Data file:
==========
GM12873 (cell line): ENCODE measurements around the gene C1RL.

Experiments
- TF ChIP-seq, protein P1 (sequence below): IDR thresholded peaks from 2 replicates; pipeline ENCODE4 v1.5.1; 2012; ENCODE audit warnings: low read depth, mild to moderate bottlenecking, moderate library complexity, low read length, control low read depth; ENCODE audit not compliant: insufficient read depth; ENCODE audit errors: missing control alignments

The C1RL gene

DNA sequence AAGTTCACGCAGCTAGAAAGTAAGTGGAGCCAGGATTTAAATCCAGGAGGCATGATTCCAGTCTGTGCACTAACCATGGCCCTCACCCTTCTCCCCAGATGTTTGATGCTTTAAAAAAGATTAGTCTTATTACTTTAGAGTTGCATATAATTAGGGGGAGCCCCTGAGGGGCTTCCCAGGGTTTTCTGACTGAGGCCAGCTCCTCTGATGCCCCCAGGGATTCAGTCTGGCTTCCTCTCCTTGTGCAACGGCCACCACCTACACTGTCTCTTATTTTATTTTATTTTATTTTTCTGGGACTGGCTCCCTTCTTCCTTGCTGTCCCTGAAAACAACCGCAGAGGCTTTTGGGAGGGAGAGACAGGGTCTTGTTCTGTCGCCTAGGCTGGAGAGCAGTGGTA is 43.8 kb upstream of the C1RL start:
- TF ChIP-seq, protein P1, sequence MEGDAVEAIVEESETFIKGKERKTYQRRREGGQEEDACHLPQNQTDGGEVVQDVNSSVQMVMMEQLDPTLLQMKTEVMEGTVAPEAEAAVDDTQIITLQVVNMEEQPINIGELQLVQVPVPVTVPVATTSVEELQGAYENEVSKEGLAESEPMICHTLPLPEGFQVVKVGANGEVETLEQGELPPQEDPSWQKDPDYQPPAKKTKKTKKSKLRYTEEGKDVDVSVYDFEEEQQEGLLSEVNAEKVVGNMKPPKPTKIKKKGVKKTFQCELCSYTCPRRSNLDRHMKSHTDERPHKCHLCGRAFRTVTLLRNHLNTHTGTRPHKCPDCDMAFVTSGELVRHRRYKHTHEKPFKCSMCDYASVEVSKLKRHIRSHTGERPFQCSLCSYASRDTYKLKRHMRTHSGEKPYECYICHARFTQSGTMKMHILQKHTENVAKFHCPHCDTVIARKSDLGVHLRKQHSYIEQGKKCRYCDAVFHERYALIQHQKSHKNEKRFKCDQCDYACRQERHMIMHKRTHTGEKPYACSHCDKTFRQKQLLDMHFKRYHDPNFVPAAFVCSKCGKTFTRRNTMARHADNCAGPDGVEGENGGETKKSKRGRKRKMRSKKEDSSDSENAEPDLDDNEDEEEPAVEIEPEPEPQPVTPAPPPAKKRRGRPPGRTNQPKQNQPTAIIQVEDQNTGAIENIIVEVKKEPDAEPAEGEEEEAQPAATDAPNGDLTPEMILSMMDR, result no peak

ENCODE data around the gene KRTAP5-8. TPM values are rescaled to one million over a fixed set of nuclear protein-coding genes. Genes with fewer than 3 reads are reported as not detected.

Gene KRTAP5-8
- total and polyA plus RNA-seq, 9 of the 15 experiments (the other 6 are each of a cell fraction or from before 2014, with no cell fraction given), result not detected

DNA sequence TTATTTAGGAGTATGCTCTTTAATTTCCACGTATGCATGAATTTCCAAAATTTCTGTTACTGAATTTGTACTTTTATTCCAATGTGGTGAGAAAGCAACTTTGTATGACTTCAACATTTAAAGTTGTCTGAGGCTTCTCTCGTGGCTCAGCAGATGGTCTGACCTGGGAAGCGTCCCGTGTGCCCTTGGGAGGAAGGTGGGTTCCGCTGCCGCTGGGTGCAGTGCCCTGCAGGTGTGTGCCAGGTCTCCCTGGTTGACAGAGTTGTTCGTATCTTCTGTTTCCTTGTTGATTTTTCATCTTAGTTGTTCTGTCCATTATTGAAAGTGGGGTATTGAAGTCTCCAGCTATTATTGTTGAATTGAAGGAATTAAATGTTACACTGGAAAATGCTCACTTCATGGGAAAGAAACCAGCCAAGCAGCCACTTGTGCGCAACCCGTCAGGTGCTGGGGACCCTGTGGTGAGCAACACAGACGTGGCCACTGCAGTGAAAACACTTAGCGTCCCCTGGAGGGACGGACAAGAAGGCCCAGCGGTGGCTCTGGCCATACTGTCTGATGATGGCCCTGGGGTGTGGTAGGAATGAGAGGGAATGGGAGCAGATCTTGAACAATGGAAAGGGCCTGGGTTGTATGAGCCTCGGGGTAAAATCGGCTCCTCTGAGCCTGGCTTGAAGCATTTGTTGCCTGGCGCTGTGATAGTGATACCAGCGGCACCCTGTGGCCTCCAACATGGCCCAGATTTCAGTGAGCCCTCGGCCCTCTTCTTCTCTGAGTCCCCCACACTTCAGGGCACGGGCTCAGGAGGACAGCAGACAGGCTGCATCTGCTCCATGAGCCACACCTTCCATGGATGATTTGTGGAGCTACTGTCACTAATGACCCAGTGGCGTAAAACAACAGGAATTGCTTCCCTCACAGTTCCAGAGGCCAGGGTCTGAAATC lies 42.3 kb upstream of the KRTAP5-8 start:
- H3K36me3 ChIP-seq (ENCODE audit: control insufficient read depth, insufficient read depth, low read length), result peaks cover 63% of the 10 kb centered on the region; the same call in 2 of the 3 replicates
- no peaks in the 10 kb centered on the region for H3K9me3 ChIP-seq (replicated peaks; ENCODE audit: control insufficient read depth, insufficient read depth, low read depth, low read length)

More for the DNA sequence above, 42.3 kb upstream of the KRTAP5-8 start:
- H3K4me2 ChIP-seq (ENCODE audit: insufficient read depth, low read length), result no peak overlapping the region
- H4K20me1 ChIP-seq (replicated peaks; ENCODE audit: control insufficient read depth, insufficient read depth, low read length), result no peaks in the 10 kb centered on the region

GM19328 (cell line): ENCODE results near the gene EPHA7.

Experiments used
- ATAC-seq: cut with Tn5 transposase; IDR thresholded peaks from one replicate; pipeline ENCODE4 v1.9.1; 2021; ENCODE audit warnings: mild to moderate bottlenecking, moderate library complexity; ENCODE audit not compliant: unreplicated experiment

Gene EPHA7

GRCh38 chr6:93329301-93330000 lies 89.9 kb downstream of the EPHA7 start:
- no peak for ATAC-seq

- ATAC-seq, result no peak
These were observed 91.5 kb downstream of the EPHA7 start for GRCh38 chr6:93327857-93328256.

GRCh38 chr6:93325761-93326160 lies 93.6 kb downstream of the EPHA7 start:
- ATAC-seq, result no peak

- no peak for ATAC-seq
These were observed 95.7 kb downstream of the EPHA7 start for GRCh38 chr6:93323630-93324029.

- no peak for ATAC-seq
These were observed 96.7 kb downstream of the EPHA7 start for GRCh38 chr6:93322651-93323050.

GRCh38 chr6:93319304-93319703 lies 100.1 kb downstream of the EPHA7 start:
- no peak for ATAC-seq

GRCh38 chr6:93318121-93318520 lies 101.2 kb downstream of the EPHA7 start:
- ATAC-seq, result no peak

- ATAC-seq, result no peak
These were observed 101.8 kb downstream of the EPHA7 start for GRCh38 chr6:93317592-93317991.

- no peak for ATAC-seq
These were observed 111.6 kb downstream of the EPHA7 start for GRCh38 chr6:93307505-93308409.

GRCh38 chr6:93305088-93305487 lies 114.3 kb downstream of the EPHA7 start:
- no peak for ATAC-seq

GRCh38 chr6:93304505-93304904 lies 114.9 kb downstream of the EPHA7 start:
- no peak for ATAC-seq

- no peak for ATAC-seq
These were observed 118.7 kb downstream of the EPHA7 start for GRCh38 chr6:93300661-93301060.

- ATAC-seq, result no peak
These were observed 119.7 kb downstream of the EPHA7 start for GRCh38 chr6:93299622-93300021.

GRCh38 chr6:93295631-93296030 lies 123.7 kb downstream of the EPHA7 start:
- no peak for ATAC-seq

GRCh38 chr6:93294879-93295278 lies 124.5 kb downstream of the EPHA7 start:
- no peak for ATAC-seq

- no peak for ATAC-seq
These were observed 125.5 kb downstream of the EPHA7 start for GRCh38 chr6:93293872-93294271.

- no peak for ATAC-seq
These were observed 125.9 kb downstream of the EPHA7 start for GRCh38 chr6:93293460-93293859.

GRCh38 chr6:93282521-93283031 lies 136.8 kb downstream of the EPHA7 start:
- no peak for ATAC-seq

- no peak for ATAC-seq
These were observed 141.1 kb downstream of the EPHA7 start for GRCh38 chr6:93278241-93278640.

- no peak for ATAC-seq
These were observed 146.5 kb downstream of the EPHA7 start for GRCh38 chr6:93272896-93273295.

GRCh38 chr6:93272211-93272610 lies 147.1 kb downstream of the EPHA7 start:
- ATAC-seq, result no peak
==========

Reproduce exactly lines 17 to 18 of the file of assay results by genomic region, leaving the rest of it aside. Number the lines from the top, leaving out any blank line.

Experiments used
- ATAC-seq: cut with Tn5 transposase; IDR thresholded peaks from one replicate; pipeline ENCODE4 v1.9.1; 2021; ENCODE audit warnings: mild to moderate bottlenecking, moderate library complexity; ENCODE audit not compliant: unreplicated experiment